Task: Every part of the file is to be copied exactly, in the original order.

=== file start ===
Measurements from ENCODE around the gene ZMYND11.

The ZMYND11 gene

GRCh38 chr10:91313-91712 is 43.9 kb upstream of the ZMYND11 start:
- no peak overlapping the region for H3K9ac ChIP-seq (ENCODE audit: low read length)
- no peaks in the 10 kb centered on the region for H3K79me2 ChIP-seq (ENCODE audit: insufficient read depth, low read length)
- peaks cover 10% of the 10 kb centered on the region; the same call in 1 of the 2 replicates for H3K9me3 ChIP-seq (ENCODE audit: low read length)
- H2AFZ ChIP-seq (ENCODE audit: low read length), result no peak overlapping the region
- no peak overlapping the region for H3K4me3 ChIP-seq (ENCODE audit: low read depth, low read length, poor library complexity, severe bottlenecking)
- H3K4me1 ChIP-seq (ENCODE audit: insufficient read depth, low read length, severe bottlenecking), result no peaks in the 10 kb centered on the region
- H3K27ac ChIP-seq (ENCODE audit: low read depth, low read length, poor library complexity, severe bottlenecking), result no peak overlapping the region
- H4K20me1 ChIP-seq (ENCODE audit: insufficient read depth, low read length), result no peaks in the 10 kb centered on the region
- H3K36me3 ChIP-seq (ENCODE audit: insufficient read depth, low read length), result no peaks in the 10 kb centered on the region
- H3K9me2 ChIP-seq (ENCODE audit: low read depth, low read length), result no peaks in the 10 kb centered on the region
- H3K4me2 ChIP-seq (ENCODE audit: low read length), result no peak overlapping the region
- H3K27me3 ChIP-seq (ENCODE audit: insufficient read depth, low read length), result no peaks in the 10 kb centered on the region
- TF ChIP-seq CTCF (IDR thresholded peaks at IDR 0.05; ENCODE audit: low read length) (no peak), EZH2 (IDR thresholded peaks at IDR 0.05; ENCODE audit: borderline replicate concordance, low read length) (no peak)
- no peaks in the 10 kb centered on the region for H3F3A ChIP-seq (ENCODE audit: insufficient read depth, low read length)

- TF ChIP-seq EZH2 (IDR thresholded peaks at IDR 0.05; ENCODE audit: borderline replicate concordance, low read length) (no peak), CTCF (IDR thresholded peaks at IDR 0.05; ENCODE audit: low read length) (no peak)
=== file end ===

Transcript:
Measurements from ENCODE around the gene ZMYND11.

The ZMYND11 gene

GRCh38 chr10:91313-91712 is 43.9 kb upstream of the ZMYND11 start:
- no peak overlapping the region for H3K9ac ChIP-seq (ENCODE audit: low read length)
- no peaks in the 10 kb centered on the region for H3K79me2 ChIP-seq (ENCODE audit: insufficient read depth, low read length)
- peaks cover 10% of the 10 kb centered on the region; the same call in 1 of the 2 replicates for H3K9me3 ChIP-seq (ENCODE audit: low read length)
- H2AFZ ChIP-seq (ENCODE audit: low read length), result no peak overlapping the region
- no peak overlapping the region for H3K4me3 ChIP-seq (ENCODE audit: low read depth, low read length, poor library complexity, severe bottlenecking)
- H3K4me1 ChIP-seq (ENCODE audit: insufficient read depth, low read length, severe bottlenecking), result no peaks in the 10 kb centered on the region
- H3K27ac ChIP-seq (ENCODE audit: low read depth, low read length, poor library complexity, severe bottlenecking), result no peak overlapping the region
- H4K20me1 ChIP-seq (ENCODE audit: insufficient read depth, low read length), result no peaks in the 10 kb centered on the region
- H3K36me3 ChIP-seq (ENCODE audit: insufficient read depth, low read length), result no peaks in the 10 kb centered on the region
- H3K9me2 ChIP-seq (ENCODE audit: low read depth, low read length), result no peaks in the 10 kb centered on the region
- H3K4me2 ChIP-seq (ENCODE audit: low read length), result no peak overlapping the region
- H3K27me3 ChIP-seq (ENCODE audit: insufficient read depth, low read length), result no peaks in the 10 kb centered on the region
- TF ChIP-seq CTCF (IDR thresholded peaks at IDR 0.05; ENCODE audit: low read length) (no peak), EZH2 (IDR thresholded peaks at IDR 0.05; ENCODE audit: borderline replicate concordance, low read length) (no peak)
- no peaks in the 10 kb centered on the region for H3F3A ChIP-seq (ENCODE audit: insufficient read depth, low read length)

- TF ChIP-seq EZH2 (IDR thresholded peaks at IDR 0.05; ENCODE audit: borderline replicate concordance, low read length) (no peak), CTCF (IDR thresholded peaks at IDR 0.05; ENCODE audit: low read length) (no peak)